In these economically challenging times, distressed companies are frequently receiving statutory demands from their creditors, and those who claim to be their creditors. These documents have potentially devastating consequences for the company- and swift action must be taken to deal with them.
Statutory demands should only be served in the clearest of cases and the creditor must strictly adhere to the legal requirements of preparing and serving such a document. We have found that, when properly advised, there are often multiple grounds available to the recipient of a statutory demand to challenge it.
It is essential for a debtor or creditor who is on either side of a statutory demand to partner with a law firm that is knowledgeable, experienced, capable and confident in dealing with them.
A Victorian solicitor has been found negligent for failing to appropriately advise his client of the consequences of non-compliance with a statutory demand. In this Alert, Partner Paul Betros and Solicitor Nastassia Tognini consider the recent decision of the Supreme Court of Victoria in Dual Homes Victoria Pty Ltd & Ors v Moores Legal Pty Ltd & Anor VSC 86, which highlights the need for companies to seek the right advice without delay when served with a statutory demand.
In this case, Dixon J of the Supreme Court of Victoria found the solicitor negligent for:
- failing to properly advise his corporate client regarding the legal consequences of non-compliance with a statutory demand within the 21 day time limit;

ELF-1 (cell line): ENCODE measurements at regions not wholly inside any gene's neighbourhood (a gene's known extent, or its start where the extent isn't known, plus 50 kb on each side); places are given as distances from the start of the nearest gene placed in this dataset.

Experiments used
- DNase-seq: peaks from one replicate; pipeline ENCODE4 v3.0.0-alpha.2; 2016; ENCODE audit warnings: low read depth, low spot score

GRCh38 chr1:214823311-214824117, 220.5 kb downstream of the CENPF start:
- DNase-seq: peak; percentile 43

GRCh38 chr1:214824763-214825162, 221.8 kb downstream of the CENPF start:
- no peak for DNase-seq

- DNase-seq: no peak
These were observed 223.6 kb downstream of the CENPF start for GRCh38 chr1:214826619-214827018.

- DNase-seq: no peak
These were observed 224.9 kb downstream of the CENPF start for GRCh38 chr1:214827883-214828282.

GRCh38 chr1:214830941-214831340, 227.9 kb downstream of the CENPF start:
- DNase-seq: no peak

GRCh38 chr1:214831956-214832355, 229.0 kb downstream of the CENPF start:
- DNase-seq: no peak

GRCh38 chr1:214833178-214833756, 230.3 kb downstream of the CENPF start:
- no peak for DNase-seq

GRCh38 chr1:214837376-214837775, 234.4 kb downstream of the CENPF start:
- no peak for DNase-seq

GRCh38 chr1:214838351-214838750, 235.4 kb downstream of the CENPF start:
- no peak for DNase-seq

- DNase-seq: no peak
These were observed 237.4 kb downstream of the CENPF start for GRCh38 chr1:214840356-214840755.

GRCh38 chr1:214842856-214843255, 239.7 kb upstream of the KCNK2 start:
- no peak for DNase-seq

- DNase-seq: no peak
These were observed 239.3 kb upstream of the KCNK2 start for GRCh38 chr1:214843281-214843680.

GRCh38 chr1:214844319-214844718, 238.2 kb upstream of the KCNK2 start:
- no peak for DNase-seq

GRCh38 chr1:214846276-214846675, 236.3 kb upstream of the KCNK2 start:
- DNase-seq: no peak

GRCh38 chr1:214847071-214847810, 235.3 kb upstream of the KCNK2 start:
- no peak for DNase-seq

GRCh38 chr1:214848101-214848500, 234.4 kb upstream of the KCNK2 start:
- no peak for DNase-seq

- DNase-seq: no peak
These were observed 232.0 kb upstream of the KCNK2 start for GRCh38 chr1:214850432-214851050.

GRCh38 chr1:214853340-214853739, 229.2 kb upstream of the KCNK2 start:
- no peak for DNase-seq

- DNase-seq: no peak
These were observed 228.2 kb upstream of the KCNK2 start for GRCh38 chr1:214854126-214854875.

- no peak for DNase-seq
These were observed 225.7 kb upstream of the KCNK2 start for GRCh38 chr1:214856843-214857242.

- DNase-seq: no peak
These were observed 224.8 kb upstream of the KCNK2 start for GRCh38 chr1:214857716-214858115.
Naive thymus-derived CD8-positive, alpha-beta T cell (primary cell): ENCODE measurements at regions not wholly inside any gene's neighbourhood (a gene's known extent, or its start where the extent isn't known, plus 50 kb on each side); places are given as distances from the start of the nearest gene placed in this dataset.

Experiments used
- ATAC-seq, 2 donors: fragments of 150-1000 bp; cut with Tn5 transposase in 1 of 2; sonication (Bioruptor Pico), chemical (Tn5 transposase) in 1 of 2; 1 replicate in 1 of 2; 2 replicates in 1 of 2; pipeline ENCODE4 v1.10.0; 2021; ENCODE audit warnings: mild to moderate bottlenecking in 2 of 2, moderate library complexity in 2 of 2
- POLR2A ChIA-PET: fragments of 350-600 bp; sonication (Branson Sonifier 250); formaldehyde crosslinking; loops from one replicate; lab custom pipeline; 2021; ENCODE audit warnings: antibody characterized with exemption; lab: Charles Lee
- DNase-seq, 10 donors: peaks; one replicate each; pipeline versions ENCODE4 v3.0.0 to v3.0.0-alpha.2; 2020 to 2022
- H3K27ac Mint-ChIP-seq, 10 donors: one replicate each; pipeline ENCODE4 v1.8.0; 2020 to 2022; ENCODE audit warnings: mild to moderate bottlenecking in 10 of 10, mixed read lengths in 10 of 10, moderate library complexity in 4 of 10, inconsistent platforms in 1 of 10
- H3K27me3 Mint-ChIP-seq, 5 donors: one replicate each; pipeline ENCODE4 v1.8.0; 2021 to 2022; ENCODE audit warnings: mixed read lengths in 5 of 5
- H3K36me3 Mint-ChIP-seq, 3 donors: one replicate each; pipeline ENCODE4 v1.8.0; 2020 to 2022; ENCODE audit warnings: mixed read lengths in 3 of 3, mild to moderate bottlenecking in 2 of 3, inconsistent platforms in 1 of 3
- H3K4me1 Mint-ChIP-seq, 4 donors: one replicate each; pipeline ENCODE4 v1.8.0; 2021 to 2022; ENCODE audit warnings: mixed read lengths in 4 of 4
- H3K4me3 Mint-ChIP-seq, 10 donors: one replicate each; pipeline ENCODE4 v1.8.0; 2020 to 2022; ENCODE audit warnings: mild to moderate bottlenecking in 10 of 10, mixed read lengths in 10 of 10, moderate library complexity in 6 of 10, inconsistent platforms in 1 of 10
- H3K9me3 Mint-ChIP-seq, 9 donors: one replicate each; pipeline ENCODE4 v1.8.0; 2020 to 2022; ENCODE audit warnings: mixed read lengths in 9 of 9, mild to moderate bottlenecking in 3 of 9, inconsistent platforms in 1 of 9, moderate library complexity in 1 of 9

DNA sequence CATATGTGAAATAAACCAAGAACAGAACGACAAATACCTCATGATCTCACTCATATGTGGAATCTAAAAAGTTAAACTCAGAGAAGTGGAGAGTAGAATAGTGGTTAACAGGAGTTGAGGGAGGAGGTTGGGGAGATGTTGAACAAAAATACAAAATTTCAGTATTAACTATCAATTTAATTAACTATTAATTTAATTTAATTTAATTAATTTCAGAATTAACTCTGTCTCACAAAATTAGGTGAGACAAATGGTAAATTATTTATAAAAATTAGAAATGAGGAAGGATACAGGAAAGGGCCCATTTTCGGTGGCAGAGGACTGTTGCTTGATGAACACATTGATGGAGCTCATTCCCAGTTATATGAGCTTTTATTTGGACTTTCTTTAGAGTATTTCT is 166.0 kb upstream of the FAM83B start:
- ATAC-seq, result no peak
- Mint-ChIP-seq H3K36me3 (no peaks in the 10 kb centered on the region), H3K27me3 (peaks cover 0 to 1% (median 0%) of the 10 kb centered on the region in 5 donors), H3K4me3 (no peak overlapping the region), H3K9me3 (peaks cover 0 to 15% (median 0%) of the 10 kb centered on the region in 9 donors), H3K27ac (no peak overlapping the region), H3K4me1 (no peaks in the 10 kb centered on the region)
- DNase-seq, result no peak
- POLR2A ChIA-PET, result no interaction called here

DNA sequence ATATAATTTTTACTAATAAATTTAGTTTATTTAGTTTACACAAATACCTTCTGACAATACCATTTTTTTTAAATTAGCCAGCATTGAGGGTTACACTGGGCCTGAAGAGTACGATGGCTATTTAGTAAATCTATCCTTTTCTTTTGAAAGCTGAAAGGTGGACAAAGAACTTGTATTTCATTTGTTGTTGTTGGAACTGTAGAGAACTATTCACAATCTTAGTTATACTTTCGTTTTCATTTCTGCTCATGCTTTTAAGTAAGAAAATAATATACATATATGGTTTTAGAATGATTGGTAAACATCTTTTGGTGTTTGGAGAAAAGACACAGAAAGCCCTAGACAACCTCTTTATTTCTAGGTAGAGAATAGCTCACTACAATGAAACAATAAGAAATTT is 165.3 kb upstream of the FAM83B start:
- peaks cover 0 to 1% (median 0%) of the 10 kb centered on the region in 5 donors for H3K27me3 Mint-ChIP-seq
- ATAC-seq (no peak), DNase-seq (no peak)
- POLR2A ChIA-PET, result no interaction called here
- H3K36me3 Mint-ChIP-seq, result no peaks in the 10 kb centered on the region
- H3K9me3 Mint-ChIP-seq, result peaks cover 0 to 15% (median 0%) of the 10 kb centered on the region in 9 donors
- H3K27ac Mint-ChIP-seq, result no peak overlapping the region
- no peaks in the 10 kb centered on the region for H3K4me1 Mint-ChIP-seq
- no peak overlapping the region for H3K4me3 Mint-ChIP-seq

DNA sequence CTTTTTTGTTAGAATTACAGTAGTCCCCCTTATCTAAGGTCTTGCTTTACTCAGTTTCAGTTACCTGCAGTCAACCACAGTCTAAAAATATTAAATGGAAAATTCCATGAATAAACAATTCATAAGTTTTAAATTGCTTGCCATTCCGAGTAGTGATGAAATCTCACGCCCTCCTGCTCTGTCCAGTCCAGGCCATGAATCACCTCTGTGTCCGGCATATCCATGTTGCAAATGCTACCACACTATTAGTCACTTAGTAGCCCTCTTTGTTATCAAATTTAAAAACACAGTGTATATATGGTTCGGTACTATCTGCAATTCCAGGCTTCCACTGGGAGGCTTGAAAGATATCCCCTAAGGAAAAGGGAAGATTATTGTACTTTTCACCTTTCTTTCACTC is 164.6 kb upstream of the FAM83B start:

- failing to properly prepare an application to set aside a statutory demand, including failing to bring this application within the 21 day time limit; and
- failing to appear at the winding-up application brought on the back of the non-compliance with the statutory demand, which resulted in the winding up of the company.
In response to two statutory demands, the solicitor in question failed to:
- advise of the timeframes for compliance with the demands;
- take proper instructions; and
- address that the demands would result in a presumption of insolvency and that defending a winding up application could be a difficult, expensive and time consuming process carrying significant risk.
Dixon J found that the solicitor did not have an adequate grasp of practices and procedures in insolvency law concerning statutory demands, the operation of the presumption of insolvency and winding up applications. The solicitor’s failure to appropriately advise his client about how to deal with the statutory demand resulted in the company being wound up in insolvency over a debt that it was at all times able to pay. It was a disaster that should never have happened.
This case serves as a warning for both legal practitioners and companies alike as to advising and seeking advice about statutory demands. Companies served with a statutory demand should look to seek prompt advice from legal practitioners who hold genuine expertise in insolvency law.
Once served with a statutory demand, the company has 21 days from when it is served to:
- pay the amount demanded;
- reach an agreement with the creditor for the payment of the amount demanded; or
- apply to set aside the statutory demand.
The third option requires the company and its lawyer to work up a Court application in a very fast and comprehensive manner. It is essential for all potential grounds of defence to be considered and analysed in a matter of days. Additionally, the company and its lawyer must quickly prepare sufficiently detailed affidavit material to prove the company’s arguments to the appropriate standard so that it can be presented to a Supreme or Federal Court Judge if need be.
If the company does not take one of the above options within the 21 day timeframe, then it will be presumed to be insolvent and the creditor who served the demand can apply to the Court to have the company wound up. Statutory demands are an existentialist threat to the company and must become its directors’ absolute top priority.